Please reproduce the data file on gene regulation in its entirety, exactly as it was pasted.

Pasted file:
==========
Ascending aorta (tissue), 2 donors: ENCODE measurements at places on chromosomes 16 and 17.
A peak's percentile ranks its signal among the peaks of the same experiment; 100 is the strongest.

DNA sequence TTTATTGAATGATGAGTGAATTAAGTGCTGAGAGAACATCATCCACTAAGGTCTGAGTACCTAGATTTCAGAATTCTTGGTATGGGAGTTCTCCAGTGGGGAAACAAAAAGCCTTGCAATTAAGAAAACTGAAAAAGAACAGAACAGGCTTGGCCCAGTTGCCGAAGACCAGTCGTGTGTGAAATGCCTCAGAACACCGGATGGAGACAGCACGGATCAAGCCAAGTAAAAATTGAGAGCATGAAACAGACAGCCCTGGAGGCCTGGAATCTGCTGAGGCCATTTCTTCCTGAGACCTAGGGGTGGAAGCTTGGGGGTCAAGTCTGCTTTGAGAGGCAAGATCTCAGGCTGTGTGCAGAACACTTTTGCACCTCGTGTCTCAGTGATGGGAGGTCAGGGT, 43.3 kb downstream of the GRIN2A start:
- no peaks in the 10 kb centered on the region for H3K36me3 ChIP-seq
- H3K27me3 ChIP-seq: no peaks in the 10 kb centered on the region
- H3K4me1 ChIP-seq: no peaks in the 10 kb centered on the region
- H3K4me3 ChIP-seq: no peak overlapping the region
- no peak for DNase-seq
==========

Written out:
Ascending aorta (tissue), 2 donors: ENCODE measurements at places on chromosomes 16 and 17.
A peak's percentile ranks its signal among the peaks of the same experiment; 100 is the strongest.

DNA sequence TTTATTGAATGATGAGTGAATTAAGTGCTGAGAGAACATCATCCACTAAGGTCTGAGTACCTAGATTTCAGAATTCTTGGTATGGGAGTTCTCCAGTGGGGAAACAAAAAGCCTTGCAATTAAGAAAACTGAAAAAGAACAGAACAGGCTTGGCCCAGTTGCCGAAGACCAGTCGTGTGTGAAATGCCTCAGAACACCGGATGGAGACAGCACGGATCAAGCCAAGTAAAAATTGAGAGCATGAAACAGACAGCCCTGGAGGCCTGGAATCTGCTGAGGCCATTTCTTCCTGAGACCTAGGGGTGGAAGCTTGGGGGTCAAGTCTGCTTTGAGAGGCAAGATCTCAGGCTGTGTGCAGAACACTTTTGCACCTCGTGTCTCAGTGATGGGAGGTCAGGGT, 43.3 kb downstream of the GRIN2A start:
- no peaks in the 10 kb centered on the region for H3K36me3 ChIP-seq
- H3K27me3 ChIP-seq: no peaks in the 10 kb centered on the region
- H3K4me1 ChIP-seq: no peaks in the 10 kb centered on the region
- H3K4me3 ChIP-seq: no peak overlapping the region
- no peak for DNase-seq